“Vanity Fair: Who are your heroes in real life?
John Cusack: Let’s go with Jesus. Not the gay-hating, war-making political tool of the right, but the outcast, subversive, supreme adept who preferred the freaks and lepers and despised and doomed to the rich and powerful. The man Garry Wills describes “with the future in his eyes…paradoxically calming and provoking,” and whom Flannery O’Connor saw as “the ragged figure who moves from tree to tree in the back of [one’s] mind.””—
A few weeks ago, as I was about to board a flight, it occurred to me that I might need a snack. So, I bought a bag of fried wasabi peas. I opened them about half an hour into the trip and munched on a few. Then I took a nap and when I woke up the stewardess was coming by with drinks. I ordered cranberry juice because, for some reason, it’s my favorite thing to drink on planes.
Then, I threw back a few wasabi peas and took a gulp.
And then my mouth exploded.
I started yelping to my friends in the seats next to me. It wasn’t a bad feeling. It was just strange. Like the most intense version of a wasabi pea ever. I talked about the experience a lot after that.
Last night, my friend Christy gave me bag of mix from Trader Joe’s called “Wasabi Wow!” It contains wasabi peas and cranberries! It’s like someone else knew! So, naturally, I thought this mixture must be well known. So I googled it. And discovered that the only other person ever impressed by the mixture was some guy who blogged about it while he was stoned. Not exactly the best source.
I tried to tell my editor about this and halfway into my story she was like “Wait. Are you seriously still talking about wasabi peas and cranberry juice? You’ve been rambling on for like twenty minutes.”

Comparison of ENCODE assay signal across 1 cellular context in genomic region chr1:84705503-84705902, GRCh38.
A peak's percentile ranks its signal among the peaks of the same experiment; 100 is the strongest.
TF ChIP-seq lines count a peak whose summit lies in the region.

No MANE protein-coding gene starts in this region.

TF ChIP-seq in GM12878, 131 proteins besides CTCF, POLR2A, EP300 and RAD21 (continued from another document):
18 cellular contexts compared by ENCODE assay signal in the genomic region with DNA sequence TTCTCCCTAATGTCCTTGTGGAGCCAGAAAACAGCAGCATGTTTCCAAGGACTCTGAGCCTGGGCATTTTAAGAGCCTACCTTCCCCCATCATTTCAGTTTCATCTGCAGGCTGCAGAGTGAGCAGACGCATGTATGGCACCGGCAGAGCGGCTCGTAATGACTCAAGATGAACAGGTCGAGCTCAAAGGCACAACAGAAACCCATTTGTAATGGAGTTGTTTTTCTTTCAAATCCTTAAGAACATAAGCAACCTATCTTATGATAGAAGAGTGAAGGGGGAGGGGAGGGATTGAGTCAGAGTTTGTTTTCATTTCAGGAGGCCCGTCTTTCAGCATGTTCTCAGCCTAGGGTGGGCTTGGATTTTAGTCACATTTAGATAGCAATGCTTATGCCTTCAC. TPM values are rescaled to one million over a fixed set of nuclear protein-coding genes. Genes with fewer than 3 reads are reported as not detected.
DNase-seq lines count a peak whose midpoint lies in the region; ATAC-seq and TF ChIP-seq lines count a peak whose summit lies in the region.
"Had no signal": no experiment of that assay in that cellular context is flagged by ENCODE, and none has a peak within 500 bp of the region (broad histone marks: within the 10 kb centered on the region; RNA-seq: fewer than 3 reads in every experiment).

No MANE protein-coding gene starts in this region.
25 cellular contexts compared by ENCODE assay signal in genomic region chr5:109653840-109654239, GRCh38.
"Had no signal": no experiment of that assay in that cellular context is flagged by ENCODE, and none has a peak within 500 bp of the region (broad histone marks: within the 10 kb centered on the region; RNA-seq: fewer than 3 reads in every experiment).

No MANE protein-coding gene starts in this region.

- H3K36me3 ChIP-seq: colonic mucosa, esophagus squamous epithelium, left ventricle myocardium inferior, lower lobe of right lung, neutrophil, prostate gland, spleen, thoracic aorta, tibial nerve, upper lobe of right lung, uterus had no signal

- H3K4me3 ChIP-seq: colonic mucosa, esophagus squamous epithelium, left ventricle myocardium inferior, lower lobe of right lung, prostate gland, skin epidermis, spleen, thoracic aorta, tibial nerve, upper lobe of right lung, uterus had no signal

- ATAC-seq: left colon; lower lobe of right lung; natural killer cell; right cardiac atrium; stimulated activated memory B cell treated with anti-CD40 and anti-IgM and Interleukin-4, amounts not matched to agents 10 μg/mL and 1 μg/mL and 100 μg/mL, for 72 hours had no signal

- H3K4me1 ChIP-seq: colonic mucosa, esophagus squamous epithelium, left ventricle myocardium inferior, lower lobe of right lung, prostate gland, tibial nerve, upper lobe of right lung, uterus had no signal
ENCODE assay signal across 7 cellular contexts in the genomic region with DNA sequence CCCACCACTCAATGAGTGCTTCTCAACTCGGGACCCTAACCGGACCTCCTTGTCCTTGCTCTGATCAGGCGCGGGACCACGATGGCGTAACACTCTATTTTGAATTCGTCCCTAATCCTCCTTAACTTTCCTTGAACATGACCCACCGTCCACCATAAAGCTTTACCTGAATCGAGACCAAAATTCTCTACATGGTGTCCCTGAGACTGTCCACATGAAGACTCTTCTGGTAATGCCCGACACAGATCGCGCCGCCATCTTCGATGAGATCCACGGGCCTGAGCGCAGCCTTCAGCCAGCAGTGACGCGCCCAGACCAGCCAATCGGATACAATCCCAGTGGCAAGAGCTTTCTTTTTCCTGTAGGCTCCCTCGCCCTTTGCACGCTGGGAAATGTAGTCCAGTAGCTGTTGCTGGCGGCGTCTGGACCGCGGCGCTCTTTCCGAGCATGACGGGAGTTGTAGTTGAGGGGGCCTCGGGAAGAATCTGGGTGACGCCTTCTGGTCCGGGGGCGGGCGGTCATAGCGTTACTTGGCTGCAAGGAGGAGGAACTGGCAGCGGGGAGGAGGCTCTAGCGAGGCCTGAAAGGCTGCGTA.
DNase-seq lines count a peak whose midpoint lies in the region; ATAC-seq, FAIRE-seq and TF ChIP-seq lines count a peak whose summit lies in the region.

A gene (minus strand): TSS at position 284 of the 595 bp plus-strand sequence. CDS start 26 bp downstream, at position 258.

So, I wanted to know if anyone else had ever tried it. So I asked Twitter. And no one responded. I feel like I’ve made the discovery of a lifetime and no one else even cares. Like, if Christopher Columbus had found the New World and then everyone back in Spain was like “Seriously, Chris, are you still talking? Can’t you see we’ve got bulls to fight here?” Or whatever it is Spaniards say.
Anyway, I’m going to find someone else who has experienced this. Or I’m going to make one of my friends be a guinea pig.
Earlier today, Kevin Jordan, who completed his first semester at Wake Forest this fall, underwent kidney transplant surgery at Emory University Hospital in Atlanta, Georgia. Kevin was recruited to Wake Forest to play baseball, but fought a…
“There’s a rumor that we’re going to get a tapas bar uptown. But in Shelby a lot of people don’t know what tapas is. So they think we’re getting a topless bar uptown.”—This morning I told my mom about Charlotte’s Ritz-Carlton’s new wine bar. And she, in turn, shared the restaurant news from my hometown.